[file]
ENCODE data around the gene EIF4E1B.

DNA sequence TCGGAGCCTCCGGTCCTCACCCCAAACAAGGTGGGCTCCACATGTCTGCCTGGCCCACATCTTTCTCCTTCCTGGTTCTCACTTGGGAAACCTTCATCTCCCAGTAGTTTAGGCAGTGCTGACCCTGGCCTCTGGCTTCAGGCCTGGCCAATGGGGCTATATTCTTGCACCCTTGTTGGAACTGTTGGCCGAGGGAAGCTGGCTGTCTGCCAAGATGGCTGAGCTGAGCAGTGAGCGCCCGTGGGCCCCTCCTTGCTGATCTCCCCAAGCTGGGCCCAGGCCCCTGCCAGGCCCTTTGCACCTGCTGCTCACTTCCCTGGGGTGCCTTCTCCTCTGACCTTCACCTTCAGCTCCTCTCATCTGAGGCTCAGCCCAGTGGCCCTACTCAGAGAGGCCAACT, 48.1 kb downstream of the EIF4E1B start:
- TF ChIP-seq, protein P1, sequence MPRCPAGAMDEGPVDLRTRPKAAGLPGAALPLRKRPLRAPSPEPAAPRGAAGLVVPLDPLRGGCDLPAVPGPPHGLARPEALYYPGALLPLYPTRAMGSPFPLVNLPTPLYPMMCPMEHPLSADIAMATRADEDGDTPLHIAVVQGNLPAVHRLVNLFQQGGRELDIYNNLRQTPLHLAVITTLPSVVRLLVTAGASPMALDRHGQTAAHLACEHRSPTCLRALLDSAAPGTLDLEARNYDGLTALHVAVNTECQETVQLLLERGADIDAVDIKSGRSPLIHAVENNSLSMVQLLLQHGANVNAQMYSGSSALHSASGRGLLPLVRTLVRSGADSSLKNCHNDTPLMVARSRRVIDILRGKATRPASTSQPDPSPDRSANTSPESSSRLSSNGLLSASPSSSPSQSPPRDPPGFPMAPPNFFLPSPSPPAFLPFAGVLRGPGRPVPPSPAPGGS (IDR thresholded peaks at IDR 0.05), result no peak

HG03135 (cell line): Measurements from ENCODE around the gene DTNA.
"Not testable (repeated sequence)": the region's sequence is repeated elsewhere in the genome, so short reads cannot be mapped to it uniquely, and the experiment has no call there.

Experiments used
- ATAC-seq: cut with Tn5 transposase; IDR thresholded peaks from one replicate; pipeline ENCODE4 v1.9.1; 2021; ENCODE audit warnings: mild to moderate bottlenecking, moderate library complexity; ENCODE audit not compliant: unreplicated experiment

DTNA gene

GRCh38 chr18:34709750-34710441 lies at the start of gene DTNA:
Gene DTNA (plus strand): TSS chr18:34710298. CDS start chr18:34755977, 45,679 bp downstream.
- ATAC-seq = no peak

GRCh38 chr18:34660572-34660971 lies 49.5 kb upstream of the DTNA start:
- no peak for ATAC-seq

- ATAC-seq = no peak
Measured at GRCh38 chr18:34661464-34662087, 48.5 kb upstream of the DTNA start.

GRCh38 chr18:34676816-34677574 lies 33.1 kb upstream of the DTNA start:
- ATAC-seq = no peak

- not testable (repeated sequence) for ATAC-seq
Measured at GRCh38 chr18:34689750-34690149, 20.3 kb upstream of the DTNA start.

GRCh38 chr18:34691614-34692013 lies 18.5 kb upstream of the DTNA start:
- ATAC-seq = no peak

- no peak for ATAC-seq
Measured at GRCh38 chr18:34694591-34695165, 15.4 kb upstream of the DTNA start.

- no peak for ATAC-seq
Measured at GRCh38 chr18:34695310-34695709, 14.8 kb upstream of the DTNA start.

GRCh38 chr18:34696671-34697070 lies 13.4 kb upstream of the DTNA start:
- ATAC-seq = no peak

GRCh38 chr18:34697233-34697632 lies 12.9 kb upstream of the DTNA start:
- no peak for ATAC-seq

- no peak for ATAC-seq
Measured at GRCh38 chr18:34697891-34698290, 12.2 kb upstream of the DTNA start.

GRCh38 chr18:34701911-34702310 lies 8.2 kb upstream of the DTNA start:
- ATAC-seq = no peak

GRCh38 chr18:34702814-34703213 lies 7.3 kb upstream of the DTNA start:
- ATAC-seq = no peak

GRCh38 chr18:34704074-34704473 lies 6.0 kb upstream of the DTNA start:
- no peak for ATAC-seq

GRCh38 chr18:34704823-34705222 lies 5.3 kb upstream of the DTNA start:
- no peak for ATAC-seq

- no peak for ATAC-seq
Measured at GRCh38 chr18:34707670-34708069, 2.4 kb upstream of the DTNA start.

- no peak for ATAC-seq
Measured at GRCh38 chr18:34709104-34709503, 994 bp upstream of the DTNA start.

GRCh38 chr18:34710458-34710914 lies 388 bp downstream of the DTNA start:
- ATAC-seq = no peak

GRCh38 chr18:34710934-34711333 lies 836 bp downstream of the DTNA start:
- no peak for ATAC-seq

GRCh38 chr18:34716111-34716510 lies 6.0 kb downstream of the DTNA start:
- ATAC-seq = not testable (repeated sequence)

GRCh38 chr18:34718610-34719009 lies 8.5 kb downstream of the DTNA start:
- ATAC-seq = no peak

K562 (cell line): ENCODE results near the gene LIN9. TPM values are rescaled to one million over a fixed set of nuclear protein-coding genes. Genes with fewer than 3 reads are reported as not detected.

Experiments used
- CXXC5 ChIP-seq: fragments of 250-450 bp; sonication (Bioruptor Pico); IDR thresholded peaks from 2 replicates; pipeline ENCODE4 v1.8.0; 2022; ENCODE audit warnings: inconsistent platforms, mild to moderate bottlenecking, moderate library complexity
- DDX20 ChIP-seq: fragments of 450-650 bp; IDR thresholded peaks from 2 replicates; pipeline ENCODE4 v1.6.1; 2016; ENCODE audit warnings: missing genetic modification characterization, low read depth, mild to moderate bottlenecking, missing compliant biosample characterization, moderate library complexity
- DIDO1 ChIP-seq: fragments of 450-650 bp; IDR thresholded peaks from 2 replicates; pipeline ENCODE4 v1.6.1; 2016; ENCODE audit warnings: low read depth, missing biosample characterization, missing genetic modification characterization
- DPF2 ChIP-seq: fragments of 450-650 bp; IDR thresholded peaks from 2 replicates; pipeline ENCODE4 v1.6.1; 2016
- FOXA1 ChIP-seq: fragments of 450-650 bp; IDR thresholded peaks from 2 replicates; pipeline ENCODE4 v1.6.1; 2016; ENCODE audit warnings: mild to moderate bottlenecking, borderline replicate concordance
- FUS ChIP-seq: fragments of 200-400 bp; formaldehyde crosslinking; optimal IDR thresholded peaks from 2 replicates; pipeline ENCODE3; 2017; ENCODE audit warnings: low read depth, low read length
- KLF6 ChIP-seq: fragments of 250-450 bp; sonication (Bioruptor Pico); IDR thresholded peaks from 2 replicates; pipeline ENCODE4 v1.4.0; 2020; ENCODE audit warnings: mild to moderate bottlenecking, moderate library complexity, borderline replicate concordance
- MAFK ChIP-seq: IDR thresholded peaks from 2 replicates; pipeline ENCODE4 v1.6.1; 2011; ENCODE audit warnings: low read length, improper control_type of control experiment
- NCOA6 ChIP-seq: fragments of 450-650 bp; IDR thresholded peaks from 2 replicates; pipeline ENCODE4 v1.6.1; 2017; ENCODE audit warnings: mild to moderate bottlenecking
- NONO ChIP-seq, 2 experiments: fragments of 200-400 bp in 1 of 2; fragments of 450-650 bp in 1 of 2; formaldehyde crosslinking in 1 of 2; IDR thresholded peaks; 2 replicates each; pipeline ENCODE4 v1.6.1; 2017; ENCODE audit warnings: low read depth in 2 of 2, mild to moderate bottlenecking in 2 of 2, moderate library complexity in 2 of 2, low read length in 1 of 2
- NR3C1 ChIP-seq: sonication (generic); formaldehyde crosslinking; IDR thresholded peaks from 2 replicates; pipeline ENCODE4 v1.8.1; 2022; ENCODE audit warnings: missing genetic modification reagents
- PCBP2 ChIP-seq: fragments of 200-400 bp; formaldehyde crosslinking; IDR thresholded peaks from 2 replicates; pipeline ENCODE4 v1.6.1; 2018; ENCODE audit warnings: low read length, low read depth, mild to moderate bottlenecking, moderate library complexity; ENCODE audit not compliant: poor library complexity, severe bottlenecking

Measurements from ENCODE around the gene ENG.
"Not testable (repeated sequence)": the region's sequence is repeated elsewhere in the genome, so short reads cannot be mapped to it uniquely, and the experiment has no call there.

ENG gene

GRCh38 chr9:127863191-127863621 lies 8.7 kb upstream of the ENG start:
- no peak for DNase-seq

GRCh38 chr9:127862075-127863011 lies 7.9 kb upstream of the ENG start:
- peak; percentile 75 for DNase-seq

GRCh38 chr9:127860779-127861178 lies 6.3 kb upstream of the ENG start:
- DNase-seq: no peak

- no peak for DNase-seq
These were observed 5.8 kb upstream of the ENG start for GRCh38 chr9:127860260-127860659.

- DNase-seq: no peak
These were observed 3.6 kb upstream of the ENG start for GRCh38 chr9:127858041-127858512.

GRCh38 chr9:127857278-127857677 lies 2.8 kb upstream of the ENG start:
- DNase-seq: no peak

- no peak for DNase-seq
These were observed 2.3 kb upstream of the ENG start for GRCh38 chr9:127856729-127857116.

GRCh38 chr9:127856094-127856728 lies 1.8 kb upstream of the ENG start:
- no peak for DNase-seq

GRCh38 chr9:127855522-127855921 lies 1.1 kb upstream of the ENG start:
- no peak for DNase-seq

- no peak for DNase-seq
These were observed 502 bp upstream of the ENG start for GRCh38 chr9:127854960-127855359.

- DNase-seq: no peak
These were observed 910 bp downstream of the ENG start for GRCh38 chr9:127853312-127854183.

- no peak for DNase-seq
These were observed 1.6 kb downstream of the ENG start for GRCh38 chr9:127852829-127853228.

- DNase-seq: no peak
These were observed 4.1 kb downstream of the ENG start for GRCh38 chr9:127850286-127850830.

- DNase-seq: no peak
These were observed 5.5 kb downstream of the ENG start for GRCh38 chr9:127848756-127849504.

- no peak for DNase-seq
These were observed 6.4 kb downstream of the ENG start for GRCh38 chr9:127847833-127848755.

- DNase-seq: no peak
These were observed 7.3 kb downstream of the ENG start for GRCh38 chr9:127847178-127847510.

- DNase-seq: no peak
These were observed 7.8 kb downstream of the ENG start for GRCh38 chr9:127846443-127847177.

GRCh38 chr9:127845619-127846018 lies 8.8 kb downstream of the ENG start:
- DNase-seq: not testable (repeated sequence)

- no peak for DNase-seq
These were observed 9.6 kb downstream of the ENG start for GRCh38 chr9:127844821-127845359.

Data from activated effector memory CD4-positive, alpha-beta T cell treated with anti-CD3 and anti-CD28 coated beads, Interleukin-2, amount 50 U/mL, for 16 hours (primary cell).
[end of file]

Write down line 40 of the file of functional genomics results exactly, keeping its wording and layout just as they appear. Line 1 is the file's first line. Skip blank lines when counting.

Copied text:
- no peak for ATAC-seq